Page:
Hematopoietic stem cell function in β-thalassemia is impaired and is rescued by targeting the bone marrow niche.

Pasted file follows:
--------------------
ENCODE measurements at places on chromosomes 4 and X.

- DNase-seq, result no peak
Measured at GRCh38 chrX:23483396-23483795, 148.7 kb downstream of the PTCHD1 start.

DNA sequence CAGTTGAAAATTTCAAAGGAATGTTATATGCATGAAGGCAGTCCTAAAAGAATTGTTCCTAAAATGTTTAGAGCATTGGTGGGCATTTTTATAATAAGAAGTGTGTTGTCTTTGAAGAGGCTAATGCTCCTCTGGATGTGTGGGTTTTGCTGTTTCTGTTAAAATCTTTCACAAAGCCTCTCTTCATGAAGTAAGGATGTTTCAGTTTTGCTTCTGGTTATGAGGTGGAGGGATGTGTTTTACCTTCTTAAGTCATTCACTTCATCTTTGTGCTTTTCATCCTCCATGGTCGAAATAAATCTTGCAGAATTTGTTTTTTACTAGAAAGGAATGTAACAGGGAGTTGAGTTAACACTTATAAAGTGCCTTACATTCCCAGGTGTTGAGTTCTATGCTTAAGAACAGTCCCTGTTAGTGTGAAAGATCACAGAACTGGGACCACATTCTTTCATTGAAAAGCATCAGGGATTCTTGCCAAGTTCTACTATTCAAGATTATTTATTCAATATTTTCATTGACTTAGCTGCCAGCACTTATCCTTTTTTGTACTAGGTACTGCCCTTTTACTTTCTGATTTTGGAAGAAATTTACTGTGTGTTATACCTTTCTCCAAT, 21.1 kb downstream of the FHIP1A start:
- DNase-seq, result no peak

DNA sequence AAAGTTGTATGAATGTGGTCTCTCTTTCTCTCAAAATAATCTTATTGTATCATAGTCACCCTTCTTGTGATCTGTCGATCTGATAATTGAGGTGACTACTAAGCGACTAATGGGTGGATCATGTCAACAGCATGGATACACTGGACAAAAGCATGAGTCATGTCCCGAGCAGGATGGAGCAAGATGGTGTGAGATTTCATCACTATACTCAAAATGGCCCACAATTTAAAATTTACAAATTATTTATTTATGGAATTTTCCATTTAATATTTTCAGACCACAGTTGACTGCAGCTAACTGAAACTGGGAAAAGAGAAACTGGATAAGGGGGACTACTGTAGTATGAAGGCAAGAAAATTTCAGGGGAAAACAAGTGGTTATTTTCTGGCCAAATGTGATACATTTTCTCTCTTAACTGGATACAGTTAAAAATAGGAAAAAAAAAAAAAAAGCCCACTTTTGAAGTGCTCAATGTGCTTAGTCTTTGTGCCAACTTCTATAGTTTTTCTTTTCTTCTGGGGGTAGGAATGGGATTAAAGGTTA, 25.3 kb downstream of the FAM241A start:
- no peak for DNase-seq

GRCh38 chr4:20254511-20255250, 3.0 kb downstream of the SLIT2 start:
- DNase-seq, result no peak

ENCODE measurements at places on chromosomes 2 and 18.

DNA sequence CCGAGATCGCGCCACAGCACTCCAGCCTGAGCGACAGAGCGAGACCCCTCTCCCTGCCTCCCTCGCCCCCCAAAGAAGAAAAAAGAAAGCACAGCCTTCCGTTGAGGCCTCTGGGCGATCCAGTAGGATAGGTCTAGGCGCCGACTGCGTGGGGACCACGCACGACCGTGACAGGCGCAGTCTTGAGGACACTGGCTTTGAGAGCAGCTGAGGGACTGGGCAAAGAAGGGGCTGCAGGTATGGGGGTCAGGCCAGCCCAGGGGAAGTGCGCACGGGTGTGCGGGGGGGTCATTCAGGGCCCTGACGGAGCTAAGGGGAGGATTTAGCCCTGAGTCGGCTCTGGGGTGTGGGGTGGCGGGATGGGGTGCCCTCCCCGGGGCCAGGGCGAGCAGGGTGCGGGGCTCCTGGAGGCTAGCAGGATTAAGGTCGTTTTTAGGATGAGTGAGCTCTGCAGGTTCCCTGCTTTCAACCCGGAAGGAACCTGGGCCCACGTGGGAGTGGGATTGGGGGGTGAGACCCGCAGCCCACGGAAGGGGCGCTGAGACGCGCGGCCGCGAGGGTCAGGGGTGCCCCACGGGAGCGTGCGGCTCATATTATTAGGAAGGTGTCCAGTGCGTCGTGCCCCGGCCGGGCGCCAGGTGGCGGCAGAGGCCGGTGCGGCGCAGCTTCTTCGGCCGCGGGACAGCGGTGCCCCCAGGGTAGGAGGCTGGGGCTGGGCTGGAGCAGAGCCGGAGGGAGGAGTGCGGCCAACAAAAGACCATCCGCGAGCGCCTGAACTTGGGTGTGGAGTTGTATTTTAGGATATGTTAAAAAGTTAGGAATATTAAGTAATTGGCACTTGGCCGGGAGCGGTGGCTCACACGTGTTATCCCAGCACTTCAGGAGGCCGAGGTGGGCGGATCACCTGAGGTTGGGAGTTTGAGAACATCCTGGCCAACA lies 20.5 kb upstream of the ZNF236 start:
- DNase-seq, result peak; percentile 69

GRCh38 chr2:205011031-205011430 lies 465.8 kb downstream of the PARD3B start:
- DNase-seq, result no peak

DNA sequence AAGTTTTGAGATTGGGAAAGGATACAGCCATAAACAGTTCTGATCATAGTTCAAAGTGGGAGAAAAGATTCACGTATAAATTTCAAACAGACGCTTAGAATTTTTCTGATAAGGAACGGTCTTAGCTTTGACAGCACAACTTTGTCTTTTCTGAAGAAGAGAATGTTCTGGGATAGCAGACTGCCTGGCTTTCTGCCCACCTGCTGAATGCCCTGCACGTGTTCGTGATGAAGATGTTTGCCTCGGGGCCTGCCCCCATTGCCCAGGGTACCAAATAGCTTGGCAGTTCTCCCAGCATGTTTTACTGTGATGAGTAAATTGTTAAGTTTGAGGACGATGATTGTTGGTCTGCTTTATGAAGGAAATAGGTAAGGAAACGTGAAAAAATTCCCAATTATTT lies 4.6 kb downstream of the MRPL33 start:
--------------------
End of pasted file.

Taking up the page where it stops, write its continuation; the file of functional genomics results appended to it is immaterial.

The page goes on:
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Hematopoietic stem cells (HSCs) are regulated by signals from the bone marrow (BM) niche, which tune hematopoiesis at steady state and in hematologic disorders. To understand the HSC-niche interactions in altered non-malignant homeostasis, we elected as a paradigm β-thalassemia, a hemoglobin disorder. In this severe congenital anemia, secondary alterations to the primary hemoglobin defect have a potential impact on HSC-niche crosstalk. Here we report that HSCs in thalassemic mice (th3) have an impaired function, caused by the interaction with an altered BM niche. The HSC self-renewal defect is rescued upon transplantation into a normal microenvironment, thus proving the active role of BM stroma. Consistently with the common finding of osteoporosis in patients, we found reduced bone deposition with decreased levels of parathyroid hormone (PTH), which is a key regulator of bone metabolism but also of HSC activity. In vivo activation of PTH signaling through the reestablished Jagged1 and osteopontin levels correlates with the rescue of the functional pool of th3 HSCs by correcting HSC-niche crosstalk. Reduced HSC quiescence is confirmed in thalassemic patients, along with altered features of the BM stromal niche. Our findings uncover a defect of HSCs in β-thalassemia induced by an altered BM microenvironment and provide new relevant insight for improving transplantation and gene therapy approaches.

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